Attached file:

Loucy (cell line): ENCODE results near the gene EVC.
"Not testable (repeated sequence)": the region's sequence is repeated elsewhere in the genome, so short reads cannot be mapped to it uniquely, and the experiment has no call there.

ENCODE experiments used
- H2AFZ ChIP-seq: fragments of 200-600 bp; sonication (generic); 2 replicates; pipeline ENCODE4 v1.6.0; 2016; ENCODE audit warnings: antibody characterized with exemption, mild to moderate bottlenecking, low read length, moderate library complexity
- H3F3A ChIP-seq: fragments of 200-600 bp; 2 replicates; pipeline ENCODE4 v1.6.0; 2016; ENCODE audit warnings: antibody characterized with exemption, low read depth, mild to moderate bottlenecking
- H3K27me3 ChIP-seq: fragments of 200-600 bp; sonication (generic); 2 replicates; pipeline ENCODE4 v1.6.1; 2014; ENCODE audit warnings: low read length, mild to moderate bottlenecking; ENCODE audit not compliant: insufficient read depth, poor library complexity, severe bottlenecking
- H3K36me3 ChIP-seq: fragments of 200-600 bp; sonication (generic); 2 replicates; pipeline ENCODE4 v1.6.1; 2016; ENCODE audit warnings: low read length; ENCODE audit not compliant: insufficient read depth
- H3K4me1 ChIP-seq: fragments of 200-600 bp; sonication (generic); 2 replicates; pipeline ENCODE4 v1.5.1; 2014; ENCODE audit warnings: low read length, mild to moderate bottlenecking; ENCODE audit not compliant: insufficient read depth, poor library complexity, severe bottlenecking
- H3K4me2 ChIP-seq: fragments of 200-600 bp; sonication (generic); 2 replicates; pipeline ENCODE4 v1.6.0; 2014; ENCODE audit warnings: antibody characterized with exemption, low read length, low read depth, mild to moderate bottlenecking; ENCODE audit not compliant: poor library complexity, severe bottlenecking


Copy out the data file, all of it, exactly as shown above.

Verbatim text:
Loucy (cell line): ENCODE results near the gene EVC.
"Not testable (repeated sequence)": the region's sequence is repeated elsewhere in the genome, so short reads cannot be mapped to it uniquely, and the experiment has no call there.

ENCODE experiments used
- H2AFZ ChIP-seq: fragments of 200-600 bp; sonication (generic); 2 replicates; pipeline ENCODE4 v1.6.0; 2016; ENCODE audit warnings: antibody characterized with exemption, mild to moderate bottlenecking, low read length, moderate library complexity
- H3F3A ChIP-seq: fragments of 200-600 bp; 2 replicates; pipeline ENCODE4 v1.6.0; 2016; ENCODE audit warnings: antibody characterized with exemption, low read depth, mild to moderate bottlenecking
- H3K27me3 ChIP-seq: fragments of 200-600 bp; sonication (generic); 2 replicates; pipeline ENCODE4 v1.6.1; 2014; ENCODE audit warnings: low read length, mild to moderate bottlenecking; ENCODE audit not compliant: insufficient read depth, poor library complexity, severe bottlenecking
- H3K36me3 ChIP-seq: fragments of 200-600 bp; sonication (generic); 2 replicates; pipeline ENCODE4 v1.6.1; 2016; ENCODE audit warnings: low read length; ENCODE audit not compliant: insufficient read depth
- H3K4me1 ChIP-seq: fragments of 200-600 bp; sonication (generic); 2 replicates; pipeline ENCODE4 v1.5.1; 2014; ENCODE audit warnings: low read length, mild to moderate bottlenecking; ENCODE audit not compliant: insufficient read depth, poor library complexity, severe bottlenecking
- H3K4me2 ChIP-seq: fragments of 200-600 bp; sonication (generic); 2 replicates; pipeline ENCODE4 v1.6.0; 2014; ENCODE audit warnings: antibody characterized with exemption, low read length, low read depth, mild to moderate bottlenecking; ENCODE audit not compliant: poor library complexity, severe bottlenecking